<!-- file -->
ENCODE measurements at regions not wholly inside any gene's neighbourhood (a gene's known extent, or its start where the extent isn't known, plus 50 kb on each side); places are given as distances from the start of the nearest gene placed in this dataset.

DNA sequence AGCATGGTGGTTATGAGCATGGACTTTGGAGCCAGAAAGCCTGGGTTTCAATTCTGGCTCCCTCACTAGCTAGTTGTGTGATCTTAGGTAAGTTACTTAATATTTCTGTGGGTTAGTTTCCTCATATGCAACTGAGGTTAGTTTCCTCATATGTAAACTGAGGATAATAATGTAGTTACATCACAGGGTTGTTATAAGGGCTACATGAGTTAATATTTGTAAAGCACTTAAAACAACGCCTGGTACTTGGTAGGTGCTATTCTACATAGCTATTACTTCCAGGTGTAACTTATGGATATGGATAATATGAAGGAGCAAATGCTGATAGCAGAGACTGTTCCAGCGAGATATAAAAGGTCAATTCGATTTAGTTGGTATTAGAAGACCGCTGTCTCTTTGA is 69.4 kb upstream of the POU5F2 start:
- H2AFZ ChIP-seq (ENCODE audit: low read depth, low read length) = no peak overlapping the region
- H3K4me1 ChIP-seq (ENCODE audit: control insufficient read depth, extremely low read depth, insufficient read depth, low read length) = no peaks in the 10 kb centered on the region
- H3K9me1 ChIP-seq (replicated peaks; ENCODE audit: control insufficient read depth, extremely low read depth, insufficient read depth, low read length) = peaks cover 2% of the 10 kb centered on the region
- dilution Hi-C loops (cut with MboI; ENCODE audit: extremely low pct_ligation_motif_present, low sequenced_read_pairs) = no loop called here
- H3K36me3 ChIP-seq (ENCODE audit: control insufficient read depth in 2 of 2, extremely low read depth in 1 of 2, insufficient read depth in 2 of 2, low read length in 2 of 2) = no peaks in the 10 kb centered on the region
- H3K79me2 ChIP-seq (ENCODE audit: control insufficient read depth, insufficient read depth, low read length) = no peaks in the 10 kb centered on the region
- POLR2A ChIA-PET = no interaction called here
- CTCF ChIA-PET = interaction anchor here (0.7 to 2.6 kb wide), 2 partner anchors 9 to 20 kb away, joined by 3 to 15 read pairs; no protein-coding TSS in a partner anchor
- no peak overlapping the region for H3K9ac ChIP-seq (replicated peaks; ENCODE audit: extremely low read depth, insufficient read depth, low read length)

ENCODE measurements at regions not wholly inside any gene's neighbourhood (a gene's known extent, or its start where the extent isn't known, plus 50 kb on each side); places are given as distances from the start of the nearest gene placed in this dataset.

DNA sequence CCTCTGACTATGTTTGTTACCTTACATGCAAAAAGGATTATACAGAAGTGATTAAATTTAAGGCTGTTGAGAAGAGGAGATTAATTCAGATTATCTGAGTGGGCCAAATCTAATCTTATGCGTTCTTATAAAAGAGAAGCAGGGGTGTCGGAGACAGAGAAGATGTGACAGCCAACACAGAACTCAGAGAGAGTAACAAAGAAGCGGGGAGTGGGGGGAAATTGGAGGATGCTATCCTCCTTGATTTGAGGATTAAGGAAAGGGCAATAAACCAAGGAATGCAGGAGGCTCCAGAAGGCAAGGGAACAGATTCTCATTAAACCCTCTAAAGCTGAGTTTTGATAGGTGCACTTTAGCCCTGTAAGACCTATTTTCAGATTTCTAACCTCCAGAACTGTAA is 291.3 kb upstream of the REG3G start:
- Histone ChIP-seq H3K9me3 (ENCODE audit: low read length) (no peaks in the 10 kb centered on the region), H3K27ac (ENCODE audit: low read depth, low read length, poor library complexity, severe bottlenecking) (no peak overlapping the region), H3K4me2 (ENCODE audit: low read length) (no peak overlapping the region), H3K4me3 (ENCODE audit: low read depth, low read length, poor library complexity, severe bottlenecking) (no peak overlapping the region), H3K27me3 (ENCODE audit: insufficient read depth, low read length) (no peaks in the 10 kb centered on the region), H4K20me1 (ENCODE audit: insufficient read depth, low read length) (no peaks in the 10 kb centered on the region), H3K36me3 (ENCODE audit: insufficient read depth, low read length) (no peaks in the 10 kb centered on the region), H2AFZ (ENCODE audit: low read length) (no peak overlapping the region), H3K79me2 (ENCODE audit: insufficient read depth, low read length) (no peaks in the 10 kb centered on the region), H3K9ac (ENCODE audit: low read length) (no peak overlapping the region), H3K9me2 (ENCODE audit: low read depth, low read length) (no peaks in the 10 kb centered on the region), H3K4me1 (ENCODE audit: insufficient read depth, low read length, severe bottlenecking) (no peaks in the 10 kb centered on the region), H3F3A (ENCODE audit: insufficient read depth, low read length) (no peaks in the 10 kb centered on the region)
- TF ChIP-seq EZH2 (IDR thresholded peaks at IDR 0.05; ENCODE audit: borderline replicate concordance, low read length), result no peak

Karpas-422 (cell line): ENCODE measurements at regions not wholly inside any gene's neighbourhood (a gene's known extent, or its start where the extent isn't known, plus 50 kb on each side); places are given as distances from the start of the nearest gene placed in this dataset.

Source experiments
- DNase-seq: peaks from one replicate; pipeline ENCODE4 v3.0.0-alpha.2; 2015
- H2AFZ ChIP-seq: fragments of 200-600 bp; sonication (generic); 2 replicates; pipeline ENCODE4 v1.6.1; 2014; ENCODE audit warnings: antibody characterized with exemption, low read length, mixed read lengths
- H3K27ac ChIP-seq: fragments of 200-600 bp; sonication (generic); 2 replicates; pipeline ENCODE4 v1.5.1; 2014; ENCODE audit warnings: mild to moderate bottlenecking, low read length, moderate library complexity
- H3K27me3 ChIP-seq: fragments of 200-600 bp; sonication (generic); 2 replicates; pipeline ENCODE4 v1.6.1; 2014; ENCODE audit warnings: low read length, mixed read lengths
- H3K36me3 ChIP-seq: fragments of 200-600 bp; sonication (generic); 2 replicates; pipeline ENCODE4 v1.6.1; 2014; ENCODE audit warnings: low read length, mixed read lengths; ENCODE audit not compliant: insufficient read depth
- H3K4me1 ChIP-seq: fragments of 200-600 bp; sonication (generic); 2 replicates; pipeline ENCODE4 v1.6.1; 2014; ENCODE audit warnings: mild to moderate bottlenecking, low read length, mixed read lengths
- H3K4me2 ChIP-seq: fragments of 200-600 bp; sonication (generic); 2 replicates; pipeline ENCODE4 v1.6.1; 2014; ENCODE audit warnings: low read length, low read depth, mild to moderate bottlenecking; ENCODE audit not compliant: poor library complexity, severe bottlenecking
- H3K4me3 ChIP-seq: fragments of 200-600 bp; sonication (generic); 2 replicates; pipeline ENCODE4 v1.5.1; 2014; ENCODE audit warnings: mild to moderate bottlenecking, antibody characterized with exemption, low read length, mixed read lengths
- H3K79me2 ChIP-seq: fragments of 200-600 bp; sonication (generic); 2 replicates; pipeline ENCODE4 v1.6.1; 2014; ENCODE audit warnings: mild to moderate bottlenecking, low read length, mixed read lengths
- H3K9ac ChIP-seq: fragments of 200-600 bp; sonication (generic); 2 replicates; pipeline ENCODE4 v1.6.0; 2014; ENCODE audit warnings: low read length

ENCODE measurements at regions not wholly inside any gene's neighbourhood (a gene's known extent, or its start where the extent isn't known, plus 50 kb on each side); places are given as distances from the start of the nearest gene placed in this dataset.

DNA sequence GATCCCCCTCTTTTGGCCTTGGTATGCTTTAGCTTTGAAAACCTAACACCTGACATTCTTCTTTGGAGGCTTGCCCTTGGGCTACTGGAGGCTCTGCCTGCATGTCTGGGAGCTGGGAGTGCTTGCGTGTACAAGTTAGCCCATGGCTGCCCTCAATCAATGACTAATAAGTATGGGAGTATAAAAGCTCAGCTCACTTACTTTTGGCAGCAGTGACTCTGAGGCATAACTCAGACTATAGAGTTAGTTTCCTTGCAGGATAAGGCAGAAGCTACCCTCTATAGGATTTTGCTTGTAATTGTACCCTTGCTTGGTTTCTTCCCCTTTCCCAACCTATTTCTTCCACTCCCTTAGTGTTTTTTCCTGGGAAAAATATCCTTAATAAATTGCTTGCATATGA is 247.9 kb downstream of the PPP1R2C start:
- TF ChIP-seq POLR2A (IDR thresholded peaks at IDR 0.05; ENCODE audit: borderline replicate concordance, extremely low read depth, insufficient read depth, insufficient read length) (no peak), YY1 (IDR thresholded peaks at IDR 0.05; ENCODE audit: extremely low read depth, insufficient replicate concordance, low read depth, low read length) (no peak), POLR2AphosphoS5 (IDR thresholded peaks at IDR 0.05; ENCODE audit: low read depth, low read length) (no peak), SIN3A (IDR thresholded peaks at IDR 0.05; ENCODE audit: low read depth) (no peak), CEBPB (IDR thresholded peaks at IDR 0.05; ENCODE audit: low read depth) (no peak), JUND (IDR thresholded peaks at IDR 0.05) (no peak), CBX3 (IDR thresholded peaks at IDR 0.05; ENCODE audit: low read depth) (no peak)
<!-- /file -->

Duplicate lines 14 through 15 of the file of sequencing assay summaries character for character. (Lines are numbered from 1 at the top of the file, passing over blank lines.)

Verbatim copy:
- Histone ChIP-seq H3K9me3 (ENCODE audit: low read length) (no peaks in the 10 kb centered on the region), H3K27ac (ENCODE audit: low read depth, low read length, poor library complexity, severe bottlenecking) (no peak overlapping the region), H3K4me2 (ENCODE audit: low read length) (no peak overlapping the region), H3K4me3 (ENCODE audit: low read depth, low read length, poor library complexity, severe bottlenecking) (no peak overlapping the region), H3K27me3 (ENCODE audit: insufficient read depth, low read length) (no peaks in the 10 kb centered on the region), H4K20me1 (ENCODE audit: insufficient read depth, low read length) (no peaks in the 10 kb centered on the region), H3K36me3 (ENCODE audit: insufficient read depth, low read length) (no peaks in the 10 kb centered on the region), H2AFZ (ENCODE audit: low read length) (no peak overlapping the region), H3K79me2 (ENCODE audit: insufficient read depth, low read length) (no peaks in the 10 kb centered on the region), H3K9ac (ENCODE audit: low read length) (no peak overlapping the region), H3K9me2 (ENCODE audit: low read depth, low read length) (no peaks in the 10 kb centered on the region), H3K4me1 (ENCODE audit: insufficient read depth, low read length, severe bottlenecking) (no peaks in the 10 kb centered on the region), H3F3A (ENCODE audit: insufficient read depth, low read length) (no peaks in the 10 kb centered on the region)
- TF ChIP-seq EZH2 (IDR thresholded peaks at IDR 0.05; ENCODE audit: borderline replicate concordance, low read length), result no peak